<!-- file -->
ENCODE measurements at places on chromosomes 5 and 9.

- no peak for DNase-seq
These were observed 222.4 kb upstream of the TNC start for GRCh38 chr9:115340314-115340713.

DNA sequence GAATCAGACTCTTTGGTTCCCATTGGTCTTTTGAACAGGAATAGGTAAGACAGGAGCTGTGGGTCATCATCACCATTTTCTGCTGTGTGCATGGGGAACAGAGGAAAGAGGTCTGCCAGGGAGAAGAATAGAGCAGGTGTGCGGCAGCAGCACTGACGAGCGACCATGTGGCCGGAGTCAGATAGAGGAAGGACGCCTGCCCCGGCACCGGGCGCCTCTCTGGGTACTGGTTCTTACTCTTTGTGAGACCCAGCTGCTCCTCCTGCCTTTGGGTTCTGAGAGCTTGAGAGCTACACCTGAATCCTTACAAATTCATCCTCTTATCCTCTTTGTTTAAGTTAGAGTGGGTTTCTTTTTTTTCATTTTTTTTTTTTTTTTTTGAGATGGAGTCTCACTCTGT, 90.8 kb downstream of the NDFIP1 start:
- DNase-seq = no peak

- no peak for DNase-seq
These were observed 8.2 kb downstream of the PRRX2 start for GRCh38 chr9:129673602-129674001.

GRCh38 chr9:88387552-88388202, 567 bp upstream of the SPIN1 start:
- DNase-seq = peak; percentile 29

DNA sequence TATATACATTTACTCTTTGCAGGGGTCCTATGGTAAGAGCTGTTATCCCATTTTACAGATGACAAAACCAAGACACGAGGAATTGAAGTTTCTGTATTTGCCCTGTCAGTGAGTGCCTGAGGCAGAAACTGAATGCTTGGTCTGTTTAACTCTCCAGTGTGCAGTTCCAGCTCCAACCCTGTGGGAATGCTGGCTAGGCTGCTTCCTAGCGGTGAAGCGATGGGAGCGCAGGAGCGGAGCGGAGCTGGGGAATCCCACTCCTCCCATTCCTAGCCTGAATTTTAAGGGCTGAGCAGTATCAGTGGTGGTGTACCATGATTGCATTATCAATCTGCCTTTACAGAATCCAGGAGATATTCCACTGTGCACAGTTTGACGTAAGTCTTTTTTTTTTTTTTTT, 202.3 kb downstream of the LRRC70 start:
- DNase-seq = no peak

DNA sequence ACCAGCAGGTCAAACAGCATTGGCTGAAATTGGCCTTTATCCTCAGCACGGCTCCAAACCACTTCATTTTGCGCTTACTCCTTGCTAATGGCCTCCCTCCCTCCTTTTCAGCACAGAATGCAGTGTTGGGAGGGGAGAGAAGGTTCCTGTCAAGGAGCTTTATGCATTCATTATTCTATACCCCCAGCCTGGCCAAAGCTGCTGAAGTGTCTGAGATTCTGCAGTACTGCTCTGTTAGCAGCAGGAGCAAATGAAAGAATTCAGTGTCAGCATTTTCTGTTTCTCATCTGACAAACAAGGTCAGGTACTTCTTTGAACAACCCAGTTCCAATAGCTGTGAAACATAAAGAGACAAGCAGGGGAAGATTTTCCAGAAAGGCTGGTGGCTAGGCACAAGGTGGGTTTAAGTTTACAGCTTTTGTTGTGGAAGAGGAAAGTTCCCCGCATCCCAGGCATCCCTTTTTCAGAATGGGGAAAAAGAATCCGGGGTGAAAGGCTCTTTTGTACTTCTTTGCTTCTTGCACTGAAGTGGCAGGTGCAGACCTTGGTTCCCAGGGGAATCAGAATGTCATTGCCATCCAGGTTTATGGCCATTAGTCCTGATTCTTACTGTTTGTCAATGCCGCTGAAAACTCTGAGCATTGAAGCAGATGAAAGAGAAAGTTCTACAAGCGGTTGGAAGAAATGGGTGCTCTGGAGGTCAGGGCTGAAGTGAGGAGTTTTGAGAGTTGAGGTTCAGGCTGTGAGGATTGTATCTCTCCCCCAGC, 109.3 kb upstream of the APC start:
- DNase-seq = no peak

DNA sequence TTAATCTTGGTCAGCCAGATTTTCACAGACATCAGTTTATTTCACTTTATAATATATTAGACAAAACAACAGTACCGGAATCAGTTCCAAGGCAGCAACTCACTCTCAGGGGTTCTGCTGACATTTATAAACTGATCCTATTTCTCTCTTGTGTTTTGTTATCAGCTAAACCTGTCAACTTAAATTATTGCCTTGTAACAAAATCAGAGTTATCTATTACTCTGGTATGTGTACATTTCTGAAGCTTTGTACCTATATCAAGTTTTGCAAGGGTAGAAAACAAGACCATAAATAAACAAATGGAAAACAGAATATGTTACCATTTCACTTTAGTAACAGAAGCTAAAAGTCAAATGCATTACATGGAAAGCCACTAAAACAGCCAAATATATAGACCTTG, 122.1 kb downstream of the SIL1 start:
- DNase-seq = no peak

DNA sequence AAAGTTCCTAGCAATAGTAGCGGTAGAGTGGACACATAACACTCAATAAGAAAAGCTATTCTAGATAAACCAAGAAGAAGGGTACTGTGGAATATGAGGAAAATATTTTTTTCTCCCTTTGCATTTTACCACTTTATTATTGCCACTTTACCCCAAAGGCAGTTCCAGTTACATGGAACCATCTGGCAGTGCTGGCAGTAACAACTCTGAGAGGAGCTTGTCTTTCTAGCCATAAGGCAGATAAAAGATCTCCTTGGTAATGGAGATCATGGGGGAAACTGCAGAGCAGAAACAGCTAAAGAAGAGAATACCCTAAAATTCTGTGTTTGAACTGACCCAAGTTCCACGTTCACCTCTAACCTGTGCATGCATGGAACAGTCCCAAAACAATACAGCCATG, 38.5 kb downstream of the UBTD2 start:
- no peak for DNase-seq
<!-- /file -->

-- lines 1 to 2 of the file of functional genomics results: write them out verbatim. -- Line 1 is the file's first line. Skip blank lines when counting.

ENCODE measurements at places on chromosomes 5 and 9.

- no peak for DNase-seq